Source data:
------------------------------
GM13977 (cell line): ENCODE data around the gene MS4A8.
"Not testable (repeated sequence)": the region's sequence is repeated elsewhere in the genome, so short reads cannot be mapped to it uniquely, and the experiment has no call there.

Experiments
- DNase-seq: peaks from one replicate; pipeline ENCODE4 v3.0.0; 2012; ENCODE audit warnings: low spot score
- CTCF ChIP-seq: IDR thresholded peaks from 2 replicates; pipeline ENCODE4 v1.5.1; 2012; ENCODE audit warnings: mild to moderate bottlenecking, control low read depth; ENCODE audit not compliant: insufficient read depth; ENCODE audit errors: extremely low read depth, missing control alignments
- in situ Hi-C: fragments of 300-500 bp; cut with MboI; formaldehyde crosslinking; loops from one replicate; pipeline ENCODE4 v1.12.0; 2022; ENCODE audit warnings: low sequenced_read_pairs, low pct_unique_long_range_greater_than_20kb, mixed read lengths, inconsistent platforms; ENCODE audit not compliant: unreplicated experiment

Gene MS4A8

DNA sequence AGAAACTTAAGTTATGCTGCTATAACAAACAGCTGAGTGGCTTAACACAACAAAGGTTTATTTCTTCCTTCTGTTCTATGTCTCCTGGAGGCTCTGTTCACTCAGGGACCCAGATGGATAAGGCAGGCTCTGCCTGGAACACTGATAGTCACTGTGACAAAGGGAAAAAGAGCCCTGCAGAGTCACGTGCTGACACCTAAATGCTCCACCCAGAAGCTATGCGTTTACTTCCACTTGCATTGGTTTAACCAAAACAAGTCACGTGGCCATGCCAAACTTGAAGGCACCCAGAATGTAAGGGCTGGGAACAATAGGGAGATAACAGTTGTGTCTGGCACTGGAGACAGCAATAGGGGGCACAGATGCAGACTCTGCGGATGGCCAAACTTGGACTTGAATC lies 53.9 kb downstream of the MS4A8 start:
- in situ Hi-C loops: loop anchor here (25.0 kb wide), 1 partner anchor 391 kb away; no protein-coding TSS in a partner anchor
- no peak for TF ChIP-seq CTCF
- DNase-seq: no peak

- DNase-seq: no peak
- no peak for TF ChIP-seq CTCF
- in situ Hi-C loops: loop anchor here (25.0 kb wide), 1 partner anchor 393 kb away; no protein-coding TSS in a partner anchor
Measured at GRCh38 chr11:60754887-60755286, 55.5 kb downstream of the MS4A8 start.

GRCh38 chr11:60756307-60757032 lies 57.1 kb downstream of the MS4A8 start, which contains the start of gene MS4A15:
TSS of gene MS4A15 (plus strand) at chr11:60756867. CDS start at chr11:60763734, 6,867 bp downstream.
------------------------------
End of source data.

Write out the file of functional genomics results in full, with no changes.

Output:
GM13977 (cell line): ENCODE data around the gene MS4A8.
"Not testable (repeated sequence)": the region's sequence is repeated elsewhere in the genome, so short reads cannot be mapped to it uniquely, and the experiment has no call there.

Experiments
- DNase-seq: peaks from one replicate; pipeline ENCODE4 v3.0.0; 2012; ENCODE audit warnings: low spot score
- CTCF ChIP-seq: IDR thresholded peaks from 2 replicates; pipeline ENCODE4 v1.5.1; 2012; ENCODE audit warnings: mild to moderate bottlenecking, control low read depth; ENCODE audit not compliant: insufficient read depth; ENCODE audit errors: extremely low read depth, missing control alignments
- in situ Hi-C: fragments of 300-500 bp; cut with MboI; formaldehyde crosslinking; loops from one replicate; pipeline ENCODE4 v1.12.0; 2022; ENCODE audit warnings: low sequenced_read_pairs, low pct_unique_long_range_greater_than_20kb, mixed read lengths, inconsistent platforms; ENCODE audit not compliant: unreplicated experiment

Gene MS4A8

DNA sequence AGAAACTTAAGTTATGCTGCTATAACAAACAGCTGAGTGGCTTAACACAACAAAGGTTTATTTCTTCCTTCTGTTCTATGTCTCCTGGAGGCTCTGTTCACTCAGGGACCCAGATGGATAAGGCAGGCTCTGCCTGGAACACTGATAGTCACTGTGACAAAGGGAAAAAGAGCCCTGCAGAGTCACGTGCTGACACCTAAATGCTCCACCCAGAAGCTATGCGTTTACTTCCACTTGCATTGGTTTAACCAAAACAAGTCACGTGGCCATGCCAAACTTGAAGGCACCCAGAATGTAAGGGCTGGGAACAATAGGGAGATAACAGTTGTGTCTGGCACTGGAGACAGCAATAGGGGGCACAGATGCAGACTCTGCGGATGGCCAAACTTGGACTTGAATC lies 53.9 kb downstream of the MS4A8 start:
- in situ Hi-C loops: loop anchor here (25.0 kb wide), 1 partner anchor 391 kb away; no protein-coding TSS in a partner anchor
- no peak for TF ChIP-seq CTCF
- DNase-seq: no peak

- DNase-seq: no peak
- no peak for TF ChIP-seq CTCF
- in situ Hi-C loops: loop anchor here (25.0 kb wide), 1 partner anchor 393 kb away; no protein-coding TSS in a partner anchor
Measured at GRCh38 chr11:60754887-60755286, 55.5 kb downstream of the MS4A8 start.

GRCh38 chr11:60756307-60757032 lies 57.1 kb downstream of the MS4A8 start, which contains the start of gene MS4A15:
TSS of gene MS4A15 (plus strand) at chr11:60756867. CDS start at chr11:60763734, 6,867 bp downstream.